Goldsmith outlines Debevoise’s one-stop strategy

Lord Goldsmith

The day before the former UK attorney-general ­travelled to Switzerland to co-host a get-together on internal investigations with local firm Bär & Karrer, he held forth on the development of his ambition to build a one-stop shop in London for major disputes.

“That’s what’s happening,” he said. “Major cases come in and are, if ­necessary, litigated all the way to the court, with me, if possible or appropriate, handling the advocacy.”
Goldsmith added that his plans to punt himself out as an advocate for hire to other firms had borne fruit, although he did not reveal details of cases.

Goldsmith joined Debevoise two years ago to beef up its London and European litigation and arbitration practice.

The Zurich event was another step in his European profile-raising plans, targeting internal ­corporate investigations and defence.

The current upsurge in work for white-collar ­litigators, plus Debevoise’s top-tier reputation for this kind of work, makes it an obvious focus for the firm.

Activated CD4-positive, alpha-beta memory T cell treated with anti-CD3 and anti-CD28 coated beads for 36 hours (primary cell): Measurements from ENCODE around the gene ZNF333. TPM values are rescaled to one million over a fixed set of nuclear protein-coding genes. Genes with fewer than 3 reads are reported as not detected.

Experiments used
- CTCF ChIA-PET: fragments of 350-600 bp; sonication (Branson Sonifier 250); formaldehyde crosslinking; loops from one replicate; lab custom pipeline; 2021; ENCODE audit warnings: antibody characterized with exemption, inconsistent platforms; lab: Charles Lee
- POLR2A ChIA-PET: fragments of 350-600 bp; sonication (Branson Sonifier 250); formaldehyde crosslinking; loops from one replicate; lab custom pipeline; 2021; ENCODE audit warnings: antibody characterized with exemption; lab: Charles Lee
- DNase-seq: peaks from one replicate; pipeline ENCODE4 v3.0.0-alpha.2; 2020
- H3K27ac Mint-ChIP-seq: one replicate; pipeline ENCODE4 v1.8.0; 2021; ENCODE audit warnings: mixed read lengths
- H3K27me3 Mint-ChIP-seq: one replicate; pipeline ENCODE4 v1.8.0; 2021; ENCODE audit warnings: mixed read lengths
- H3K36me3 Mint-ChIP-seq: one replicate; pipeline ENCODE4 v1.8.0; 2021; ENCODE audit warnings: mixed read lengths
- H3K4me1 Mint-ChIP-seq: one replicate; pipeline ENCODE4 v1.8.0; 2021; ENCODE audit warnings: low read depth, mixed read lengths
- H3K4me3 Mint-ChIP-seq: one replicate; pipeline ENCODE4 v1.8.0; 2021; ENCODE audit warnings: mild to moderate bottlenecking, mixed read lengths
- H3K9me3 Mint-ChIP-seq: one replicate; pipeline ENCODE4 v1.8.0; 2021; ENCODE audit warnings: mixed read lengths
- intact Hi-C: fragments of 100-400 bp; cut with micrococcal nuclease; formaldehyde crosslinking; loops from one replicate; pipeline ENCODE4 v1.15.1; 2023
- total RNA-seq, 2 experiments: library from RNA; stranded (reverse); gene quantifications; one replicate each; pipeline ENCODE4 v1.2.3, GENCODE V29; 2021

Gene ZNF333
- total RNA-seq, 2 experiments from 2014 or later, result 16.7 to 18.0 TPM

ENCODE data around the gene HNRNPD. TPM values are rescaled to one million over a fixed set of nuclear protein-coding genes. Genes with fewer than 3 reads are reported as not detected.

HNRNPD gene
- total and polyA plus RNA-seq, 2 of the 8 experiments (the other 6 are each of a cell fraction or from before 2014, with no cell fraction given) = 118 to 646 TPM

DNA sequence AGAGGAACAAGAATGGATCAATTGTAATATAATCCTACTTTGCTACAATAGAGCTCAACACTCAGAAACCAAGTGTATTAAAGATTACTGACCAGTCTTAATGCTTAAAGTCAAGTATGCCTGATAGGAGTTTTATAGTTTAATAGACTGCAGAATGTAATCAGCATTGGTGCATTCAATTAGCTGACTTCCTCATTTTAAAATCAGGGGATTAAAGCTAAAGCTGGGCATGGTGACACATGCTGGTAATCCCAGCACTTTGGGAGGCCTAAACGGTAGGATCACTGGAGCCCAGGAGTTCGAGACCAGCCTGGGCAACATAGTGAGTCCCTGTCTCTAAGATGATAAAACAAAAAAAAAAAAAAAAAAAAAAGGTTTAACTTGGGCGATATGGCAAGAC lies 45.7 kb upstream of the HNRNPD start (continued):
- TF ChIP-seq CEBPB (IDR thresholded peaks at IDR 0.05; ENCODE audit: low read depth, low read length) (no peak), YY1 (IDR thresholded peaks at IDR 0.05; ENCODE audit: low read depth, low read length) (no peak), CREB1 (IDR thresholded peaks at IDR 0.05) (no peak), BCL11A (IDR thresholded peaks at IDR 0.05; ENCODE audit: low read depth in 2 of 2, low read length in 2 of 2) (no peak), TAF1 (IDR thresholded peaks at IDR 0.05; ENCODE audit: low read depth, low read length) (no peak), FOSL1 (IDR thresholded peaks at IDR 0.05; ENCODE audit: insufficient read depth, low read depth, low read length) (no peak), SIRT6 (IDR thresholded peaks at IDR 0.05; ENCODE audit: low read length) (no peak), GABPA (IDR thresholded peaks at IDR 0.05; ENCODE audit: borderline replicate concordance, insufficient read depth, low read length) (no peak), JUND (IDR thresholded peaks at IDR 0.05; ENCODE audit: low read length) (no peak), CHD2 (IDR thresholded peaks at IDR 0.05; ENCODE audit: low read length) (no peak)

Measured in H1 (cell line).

Also, Goldsmith and Debevoise have a ­particular strength in investment treaty disputes, where the negotiations are often at the highest level of government.

Goldsmith believes investment treaty arbitration is a practice area in its own right. And if any firm has the inside track in this area, then it should be Debevoise, which has two former attorney-­generals on board (another partner is Michael Mukasey, the ­former US attorney-­general under George Bush).

Debevoise has long had a leading litigation and ­arbitration practice in the US, but it is in London and Europe where the recent big changes have taken place.

Goldsmith’s plans to grow headcount in the City are likely to continue this year, while changes are also afoot in the firm’s Moscow office.

“The office is staffed primarily with Russian lawyers, not expats without local knowledge we’ve parachuted in,” says Goldsmith. “Until now it hasn’t handled litigation or arbitration; it’s been handled by London primarily. Now, though, the office is starting to use Moscow ­associates for cross-border ­litigation and arbitration.”